Second thing is the problem this causes, the “so what” of this post. We lack the ability to communicate security and consequently risk because we’re talking apples and oranges. I’ve been there, I’ve laid out a clear and logical case why some security thingamabob would improve security only to get some lame answer as to why I was shot down. I get that now. I wasn’t headed in the same direction as others in the conversation. The solution went towards my goal of security, not our goal of business. Once we’re all headed towards the same goals we can align assumptions and start to have more productive discussions.
For those who’ve watched that video I linked to in the opening, I’ve got half an idea. It’s been percolating for a long time and I can’t seem to find the trigger that unifies this mess. I’m putting this out there to hopefully trigger a response – a “here’s what I’m fighting for” type response. Because I think we’ve been heading in a dangerous direction focusing on security for the sake of security.
With the holidays upon us and all that happy-good-cheer crap going around, I thought I would try it and see if I couldn’t give back a little. Perhaps I could even spark a little introspection as we look toward the new year. Throughout the years I’ve picked up many little pearls of wisdom, and for those I haven’t forgotten, I’ve compiled them into my top 5 rules to live by (for infosec).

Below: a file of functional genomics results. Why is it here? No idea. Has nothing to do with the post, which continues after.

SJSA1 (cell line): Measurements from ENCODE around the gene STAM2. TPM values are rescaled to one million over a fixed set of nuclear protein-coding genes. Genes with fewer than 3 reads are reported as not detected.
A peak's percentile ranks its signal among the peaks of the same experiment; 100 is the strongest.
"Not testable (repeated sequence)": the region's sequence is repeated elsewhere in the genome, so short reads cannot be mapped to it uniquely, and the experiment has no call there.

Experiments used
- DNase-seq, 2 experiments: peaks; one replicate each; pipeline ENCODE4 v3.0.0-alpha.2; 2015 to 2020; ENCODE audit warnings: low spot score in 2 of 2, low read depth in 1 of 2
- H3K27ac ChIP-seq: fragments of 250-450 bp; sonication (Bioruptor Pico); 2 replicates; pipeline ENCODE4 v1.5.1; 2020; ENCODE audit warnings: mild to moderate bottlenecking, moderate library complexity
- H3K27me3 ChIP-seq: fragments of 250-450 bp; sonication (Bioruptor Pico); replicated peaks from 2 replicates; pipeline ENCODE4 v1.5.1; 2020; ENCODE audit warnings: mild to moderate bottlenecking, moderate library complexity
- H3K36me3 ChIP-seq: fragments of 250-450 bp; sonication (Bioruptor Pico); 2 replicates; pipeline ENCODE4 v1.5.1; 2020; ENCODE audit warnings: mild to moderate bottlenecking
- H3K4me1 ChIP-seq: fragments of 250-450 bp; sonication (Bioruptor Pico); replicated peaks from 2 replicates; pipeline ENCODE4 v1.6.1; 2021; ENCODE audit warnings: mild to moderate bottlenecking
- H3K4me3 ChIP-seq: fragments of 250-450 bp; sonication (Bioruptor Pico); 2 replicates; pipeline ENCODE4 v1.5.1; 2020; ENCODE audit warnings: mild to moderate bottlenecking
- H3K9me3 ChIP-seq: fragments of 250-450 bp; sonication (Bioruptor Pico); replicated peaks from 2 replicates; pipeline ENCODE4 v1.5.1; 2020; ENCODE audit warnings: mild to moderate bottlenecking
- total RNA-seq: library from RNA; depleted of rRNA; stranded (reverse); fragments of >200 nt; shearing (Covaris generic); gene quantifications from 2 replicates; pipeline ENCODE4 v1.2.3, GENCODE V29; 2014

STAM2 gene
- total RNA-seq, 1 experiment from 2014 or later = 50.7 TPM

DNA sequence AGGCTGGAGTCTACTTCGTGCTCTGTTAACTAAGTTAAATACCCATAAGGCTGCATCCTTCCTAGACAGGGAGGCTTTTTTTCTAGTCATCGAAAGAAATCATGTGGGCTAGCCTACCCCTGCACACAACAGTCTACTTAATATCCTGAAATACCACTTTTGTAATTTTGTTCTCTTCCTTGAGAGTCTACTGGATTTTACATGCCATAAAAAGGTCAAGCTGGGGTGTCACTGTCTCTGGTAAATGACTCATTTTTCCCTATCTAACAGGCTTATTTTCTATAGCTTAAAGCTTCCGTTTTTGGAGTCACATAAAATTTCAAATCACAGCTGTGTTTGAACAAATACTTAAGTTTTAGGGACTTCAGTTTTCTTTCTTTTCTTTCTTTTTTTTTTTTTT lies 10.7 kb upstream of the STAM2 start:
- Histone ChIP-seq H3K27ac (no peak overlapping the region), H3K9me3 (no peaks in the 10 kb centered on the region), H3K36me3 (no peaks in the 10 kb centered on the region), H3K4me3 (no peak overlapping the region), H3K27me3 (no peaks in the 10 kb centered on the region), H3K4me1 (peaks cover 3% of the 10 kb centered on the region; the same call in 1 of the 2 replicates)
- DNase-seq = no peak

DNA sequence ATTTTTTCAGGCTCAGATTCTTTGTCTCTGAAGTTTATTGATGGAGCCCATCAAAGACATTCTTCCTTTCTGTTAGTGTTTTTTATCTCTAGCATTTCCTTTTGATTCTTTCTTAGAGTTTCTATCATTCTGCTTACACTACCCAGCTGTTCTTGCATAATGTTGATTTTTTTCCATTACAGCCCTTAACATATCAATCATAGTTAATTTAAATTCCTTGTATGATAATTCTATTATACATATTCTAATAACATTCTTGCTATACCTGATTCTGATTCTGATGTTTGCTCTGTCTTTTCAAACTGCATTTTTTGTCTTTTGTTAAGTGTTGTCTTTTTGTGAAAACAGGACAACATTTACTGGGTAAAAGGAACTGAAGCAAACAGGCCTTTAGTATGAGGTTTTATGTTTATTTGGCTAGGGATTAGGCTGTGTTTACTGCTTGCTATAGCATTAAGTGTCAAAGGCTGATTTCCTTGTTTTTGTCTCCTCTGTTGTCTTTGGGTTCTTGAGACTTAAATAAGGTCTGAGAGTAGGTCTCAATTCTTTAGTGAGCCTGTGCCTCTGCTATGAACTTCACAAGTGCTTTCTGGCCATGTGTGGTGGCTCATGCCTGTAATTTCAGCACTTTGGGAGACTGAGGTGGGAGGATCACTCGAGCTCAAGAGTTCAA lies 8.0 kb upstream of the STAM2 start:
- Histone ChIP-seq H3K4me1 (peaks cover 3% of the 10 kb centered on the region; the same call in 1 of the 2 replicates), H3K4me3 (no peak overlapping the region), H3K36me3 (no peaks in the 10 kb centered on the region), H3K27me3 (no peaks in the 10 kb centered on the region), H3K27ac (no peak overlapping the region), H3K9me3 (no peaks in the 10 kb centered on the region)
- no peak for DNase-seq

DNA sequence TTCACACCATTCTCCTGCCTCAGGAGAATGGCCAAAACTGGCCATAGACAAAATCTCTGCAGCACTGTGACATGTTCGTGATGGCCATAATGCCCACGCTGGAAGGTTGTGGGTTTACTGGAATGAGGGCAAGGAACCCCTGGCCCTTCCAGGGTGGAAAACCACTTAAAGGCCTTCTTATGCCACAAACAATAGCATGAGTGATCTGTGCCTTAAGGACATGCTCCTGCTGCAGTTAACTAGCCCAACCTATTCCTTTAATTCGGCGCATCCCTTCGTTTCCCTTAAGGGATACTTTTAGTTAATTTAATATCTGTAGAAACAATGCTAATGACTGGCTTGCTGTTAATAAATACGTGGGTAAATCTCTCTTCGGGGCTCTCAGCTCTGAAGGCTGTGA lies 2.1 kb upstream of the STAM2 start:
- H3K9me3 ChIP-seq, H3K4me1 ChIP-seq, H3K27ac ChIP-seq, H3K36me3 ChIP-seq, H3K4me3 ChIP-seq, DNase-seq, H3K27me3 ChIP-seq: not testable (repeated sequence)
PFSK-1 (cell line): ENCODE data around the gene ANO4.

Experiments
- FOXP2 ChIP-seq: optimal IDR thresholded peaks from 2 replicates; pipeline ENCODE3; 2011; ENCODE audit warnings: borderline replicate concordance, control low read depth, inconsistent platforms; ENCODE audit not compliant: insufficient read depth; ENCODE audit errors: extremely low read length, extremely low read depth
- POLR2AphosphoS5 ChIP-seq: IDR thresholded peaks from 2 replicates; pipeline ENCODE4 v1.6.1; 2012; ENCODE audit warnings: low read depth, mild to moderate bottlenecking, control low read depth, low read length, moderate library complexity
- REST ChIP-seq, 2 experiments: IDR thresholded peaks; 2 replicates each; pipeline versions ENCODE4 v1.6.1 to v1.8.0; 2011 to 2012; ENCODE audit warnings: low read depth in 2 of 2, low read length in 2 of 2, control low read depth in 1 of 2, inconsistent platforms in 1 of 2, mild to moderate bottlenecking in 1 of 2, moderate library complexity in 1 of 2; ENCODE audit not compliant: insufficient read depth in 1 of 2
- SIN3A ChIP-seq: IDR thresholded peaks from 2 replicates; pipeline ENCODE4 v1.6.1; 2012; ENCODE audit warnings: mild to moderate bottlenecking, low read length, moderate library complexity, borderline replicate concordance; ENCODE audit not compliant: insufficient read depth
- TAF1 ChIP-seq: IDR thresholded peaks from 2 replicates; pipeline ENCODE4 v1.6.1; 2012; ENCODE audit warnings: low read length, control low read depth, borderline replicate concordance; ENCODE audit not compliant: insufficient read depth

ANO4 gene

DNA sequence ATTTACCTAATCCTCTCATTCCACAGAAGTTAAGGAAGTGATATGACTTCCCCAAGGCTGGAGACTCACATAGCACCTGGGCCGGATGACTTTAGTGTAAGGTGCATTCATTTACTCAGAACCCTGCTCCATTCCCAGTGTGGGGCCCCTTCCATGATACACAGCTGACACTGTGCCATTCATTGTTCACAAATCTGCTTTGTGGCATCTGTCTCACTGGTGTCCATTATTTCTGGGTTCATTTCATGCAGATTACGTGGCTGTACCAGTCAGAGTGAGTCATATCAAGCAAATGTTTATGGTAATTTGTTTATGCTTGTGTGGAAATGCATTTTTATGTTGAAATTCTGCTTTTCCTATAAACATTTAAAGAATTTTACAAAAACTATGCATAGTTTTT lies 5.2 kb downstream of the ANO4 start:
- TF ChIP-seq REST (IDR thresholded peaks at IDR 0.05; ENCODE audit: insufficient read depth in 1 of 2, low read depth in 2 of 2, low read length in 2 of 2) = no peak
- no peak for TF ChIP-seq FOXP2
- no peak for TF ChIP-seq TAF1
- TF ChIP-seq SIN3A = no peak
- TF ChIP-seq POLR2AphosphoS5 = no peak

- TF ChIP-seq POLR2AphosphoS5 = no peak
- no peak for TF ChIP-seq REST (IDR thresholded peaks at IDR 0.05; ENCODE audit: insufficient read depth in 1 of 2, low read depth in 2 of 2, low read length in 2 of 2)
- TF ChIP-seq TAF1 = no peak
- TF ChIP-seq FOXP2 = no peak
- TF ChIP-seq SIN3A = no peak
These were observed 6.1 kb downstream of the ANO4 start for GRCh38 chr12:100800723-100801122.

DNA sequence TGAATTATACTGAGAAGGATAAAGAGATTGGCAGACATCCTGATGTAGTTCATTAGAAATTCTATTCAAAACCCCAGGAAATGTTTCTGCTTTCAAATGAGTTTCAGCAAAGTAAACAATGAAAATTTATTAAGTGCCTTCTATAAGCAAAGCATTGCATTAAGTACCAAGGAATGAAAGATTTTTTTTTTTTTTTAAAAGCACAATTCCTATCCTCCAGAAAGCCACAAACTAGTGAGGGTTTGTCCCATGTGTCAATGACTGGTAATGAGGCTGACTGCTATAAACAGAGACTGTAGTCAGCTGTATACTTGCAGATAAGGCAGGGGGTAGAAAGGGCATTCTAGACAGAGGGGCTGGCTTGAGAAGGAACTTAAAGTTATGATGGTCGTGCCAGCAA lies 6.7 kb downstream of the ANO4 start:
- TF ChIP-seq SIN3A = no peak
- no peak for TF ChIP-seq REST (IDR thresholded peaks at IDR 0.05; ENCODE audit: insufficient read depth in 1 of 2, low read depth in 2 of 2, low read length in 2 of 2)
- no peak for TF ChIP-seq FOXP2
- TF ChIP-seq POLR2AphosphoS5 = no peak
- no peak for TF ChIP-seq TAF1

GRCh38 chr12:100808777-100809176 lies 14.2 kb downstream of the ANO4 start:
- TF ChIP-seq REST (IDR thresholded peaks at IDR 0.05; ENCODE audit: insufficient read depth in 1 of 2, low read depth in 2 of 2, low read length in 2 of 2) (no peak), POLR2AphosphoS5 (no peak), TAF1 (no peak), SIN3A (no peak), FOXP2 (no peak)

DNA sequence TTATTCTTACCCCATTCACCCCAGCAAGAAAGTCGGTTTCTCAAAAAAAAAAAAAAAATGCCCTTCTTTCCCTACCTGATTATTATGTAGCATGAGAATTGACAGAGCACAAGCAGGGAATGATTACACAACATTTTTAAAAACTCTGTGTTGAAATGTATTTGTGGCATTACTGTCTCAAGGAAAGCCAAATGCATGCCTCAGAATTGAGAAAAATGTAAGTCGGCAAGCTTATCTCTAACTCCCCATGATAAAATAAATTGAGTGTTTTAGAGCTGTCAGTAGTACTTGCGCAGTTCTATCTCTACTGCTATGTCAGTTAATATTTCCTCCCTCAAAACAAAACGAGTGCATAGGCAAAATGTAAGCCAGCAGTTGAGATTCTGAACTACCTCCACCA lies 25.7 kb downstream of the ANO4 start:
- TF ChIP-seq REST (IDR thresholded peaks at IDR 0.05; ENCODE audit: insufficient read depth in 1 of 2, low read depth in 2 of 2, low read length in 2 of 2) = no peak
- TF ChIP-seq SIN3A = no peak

Rule 1: Don’t order steak in a burger joint.
This is always my number 1 rule and comes via my father growing up. Knowing how to adjust expectations is critical. Being aware of the surroundings and everyone’s capabilities is important. The steak reference is easy to picture and identify with, but this manifests itself daily and much more subtly. A stone castle can’t be built out of sand, and a problem can’t be solved if people don’t see it. It’s amazing and a little scary to realize how many mediocre burger joints there are.
Rule 2: Assume the hired help may actually want to help